Well, this was quick.
A bill pre-filed in the Missouri House of Representatives proposing to give the government the right to revoke a striking athlete's scholarship has been withdrawn two days after it was entered into the house ledger.
The bill sponsored by Rep. Rick Brattin (R), duly received a ton of criticism as soon as it was pre-filed. Athletic scholarships at the University of Missouri are funded through the Tiger Scholarship Fund, which is bankrolled by private donations.
According to the St. Louis Post-Dispatch, Brattin withdrew the bill without comment. The bill's co-sponsor, Kurt Bahr (R), had this to say, which is all you need to know regarding the amount of research that went into this bill.
Bahr said research department "neglected to mention" to Rick Brattin, HB 1743's sponsor, that state couldn't dictate ath. scholarship funds.— Aaron Reiss (@aaronjreiss) December 16, 2015
Brattin made talk show rounds on Tuesday within the state. He told KTGR in Columbia that Missouri players had an obligation to play football.
"The current events and what took place at MU I hated to see what was going on and kind of an anarchy occurring due to the actions of the football team," Brattin said. "And we had a university that didn’t keep the order within the university and I think that we need to hold those accountable for actions such as this.
"I’m not against people’s First Amendment rights and speaking their minds and doing what they believe is right. But they also had an obligation to play football, and they utilized their position as a football player to go on strike and put the university in a horrible situation. I don’t think that’s good conduct of a football team."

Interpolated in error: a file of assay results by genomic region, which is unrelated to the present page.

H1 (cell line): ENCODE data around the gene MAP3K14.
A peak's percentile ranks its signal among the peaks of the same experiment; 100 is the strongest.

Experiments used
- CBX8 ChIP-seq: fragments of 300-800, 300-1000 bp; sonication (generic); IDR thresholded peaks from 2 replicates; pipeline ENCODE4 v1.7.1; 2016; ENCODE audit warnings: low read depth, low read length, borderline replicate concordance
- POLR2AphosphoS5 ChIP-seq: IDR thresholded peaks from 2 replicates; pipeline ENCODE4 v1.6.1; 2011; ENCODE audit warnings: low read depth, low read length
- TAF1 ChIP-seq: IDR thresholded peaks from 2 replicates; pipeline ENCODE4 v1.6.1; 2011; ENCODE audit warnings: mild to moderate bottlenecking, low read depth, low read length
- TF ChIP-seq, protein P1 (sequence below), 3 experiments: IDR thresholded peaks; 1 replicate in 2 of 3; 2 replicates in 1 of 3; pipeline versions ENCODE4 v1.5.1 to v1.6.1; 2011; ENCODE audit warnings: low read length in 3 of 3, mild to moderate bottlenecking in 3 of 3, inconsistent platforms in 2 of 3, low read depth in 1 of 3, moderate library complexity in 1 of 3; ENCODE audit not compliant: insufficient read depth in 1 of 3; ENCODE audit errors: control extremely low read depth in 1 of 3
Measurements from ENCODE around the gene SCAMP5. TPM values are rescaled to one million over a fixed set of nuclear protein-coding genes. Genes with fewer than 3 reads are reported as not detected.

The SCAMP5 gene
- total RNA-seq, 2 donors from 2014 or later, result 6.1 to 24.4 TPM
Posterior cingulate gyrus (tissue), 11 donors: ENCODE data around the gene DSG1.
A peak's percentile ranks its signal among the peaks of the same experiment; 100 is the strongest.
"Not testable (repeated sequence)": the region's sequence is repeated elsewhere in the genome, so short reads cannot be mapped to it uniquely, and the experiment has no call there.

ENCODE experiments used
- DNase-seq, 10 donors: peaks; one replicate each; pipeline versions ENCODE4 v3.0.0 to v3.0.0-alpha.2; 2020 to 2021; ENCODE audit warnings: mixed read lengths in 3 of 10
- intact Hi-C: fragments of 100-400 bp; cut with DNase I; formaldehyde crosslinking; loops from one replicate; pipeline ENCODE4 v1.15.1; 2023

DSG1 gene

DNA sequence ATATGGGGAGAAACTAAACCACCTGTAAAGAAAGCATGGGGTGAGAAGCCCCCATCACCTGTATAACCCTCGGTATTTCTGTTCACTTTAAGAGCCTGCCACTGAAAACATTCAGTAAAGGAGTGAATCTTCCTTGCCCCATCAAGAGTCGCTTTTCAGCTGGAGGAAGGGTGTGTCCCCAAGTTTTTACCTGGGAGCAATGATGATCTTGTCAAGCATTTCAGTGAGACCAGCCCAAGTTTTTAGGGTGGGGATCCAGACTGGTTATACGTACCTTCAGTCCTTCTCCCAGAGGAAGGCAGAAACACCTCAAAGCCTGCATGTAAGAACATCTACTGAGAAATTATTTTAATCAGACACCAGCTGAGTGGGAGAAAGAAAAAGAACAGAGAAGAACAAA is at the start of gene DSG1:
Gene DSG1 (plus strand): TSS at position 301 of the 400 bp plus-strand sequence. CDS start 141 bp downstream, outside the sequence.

Anarchy is not the right word to describe the Missouri football players' protest. While some – possibly even Brattin himself – disagree with the premise of the protest, the idea was clearly thought out by members of the Missouri football team. And coach Gary Pinkel repeated over and over that he supported his players. The bill was also requested fines for coaches who would support a protest.
Pinkel retired at the end of the season because of lymphoma. Brattin told KTGR if Pinkel "had acted like a coach and not get political which is exactly what he did, we wouldn't be talking about this right now."
Brattin was also on 610 Sports in Kansas City on Tuesday and curiously revealed he had not spoken to anyone of color regarding the Missouri protests. Missouri players went on strike in support of a graduate student who was hunger striking. The graduate student went on protest amidst increasing racial tension at the university.
Brattin says he's talked to several students at MU about the racial tensions. When asked if he spoke with black students, he said, "no."— 610 Sports Radio- KC (@610SportsKC) December 15, 2015
In addition to the free speech ramifications, the bill, had it continued in any official capacity, could have raised interesting questions for the NCAA as well as it clearly classified athletes as a different type of student. But Brattin and staff clearly didn't consider all the ramifications of his proposal. If the bill was well-thought-out, it would have made it more than 48 hours, right?
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